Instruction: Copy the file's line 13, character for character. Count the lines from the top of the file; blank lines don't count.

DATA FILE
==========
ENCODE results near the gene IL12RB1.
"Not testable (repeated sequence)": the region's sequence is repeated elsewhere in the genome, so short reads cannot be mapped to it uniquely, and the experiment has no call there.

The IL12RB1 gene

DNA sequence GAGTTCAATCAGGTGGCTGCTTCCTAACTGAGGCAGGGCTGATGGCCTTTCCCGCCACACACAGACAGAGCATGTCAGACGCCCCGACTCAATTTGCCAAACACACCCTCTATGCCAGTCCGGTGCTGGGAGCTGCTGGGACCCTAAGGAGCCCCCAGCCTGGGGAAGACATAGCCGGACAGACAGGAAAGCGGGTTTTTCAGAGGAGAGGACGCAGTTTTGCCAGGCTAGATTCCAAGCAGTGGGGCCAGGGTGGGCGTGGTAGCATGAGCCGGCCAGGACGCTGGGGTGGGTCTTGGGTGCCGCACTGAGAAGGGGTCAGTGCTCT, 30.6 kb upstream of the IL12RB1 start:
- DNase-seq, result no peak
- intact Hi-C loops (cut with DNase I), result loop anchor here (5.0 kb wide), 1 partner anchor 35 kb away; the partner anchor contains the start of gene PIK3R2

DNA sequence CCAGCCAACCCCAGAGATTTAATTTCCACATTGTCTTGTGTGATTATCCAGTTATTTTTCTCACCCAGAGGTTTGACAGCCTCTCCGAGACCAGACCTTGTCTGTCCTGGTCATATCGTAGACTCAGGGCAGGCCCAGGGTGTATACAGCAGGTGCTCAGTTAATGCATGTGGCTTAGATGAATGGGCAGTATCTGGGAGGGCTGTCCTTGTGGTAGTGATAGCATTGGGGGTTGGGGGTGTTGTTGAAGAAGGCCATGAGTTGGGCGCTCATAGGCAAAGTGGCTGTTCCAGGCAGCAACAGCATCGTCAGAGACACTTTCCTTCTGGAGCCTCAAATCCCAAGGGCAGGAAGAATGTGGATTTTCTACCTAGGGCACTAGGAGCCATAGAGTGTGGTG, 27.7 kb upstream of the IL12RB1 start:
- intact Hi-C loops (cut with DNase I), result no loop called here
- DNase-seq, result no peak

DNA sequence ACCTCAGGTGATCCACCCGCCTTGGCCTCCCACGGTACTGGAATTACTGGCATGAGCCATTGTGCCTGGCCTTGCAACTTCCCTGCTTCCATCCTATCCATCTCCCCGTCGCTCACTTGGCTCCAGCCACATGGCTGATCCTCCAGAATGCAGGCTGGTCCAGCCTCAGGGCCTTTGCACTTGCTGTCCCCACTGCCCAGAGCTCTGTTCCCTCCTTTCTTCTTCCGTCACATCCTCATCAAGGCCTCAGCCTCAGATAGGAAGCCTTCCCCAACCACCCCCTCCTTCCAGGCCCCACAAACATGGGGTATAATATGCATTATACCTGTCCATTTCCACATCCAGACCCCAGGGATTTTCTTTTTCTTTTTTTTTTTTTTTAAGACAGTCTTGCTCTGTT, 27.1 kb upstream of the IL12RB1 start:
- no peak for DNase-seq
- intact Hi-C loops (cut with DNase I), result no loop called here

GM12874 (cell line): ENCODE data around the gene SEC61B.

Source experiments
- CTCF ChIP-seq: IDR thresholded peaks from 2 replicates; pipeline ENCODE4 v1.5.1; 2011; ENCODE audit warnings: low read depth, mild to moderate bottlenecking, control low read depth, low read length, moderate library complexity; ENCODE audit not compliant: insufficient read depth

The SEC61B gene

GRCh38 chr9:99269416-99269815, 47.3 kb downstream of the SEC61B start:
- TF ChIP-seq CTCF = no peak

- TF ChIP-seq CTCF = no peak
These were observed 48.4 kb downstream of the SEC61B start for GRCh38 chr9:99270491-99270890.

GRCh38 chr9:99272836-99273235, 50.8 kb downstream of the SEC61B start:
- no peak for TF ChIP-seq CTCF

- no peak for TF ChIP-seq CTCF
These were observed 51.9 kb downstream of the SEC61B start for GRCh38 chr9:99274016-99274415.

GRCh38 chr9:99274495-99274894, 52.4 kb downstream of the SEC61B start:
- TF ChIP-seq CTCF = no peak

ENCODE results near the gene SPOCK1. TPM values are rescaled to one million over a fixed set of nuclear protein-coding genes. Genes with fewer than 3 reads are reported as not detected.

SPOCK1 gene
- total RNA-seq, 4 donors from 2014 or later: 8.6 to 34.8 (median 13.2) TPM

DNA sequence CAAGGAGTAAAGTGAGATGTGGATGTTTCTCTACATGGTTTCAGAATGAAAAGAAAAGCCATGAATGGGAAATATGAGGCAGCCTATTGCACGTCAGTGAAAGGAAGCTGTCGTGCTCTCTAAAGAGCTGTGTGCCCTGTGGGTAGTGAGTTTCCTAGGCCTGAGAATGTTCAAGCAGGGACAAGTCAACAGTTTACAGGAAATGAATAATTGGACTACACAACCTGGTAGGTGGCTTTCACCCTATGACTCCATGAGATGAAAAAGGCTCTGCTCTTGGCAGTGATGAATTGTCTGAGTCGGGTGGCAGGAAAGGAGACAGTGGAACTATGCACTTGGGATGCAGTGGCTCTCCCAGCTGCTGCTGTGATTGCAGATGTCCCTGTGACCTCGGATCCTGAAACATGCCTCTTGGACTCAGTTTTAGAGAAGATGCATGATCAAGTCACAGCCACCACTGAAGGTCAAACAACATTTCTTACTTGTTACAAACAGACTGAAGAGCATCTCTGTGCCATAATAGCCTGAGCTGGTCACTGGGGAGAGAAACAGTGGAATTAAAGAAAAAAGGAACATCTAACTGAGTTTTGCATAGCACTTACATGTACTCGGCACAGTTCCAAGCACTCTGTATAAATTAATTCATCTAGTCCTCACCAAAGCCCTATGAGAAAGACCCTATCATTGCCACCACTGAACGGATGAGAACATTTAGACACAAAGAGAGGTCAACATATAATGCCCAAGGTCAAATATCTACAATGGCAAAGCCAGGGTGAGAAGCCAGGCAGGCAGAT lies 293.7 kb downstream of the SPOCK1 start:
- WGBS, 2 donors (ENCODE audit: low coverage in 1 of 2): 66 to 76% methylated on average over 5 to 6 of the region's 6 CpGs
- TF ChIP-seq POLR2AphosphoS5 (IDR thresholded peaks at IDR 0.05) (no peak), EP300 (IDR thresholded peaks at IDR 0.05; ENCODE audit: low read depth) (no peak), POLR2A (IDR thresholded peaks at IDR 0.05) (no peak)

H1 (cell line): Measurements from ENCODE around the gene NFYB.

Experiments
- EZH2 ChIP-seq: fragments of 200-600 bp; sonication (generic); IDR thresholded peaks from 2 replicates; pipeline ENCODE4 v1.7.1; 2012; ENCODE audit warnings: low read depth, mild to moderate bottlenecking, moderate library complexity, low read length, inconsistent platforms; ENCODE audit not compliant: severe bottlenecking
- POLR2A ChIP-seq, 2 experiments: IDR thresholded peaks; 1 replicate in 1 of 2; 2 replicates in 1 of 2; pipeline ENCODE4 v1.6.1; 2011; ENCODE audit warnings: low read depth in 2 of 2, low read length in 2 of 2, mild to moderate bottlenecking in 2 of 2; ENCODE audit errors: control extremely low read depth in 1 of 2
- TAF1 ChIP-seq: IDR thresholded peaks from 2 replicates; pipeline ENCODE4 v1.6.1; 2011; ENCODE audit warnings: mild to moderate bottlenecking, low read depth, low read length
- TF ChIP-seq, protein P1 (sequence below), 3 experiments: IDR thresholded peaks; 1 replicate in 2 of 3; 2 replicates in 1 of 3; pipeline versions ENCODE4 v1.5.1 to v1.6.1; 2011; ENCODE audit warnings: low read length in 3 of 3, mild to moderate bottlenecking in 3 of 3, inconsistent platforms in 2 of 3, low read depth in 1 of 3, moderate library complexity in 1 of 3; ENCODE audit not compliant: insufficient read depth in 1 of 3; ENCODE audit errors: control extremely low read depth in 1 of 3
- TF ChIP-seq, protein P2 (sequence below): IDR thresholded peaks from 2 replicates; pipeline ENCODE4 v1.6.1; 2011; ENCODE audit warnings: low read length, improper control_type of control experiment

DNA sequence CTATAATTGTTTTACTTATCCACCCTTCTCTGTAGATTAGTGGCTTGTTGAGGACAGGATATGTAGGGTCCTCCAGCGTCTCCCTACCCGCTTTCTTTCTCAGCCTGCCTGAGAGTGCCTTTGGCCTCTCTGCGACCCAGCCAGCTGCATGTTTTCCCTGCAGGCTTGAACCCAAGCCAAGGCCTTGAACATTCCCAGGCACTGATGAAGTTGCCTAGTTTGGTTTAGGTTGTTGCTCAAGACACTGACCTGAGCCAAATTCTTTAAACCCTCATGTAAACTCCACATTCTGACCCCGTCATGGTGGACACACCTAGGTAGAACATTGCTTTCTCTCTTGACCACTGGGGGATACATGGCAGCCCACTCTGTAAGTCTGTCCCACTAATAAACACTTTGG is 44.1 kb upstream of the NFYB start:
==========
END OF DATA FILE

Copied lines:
GM12874 (cell line): ENCODE data around the gene SEC61B.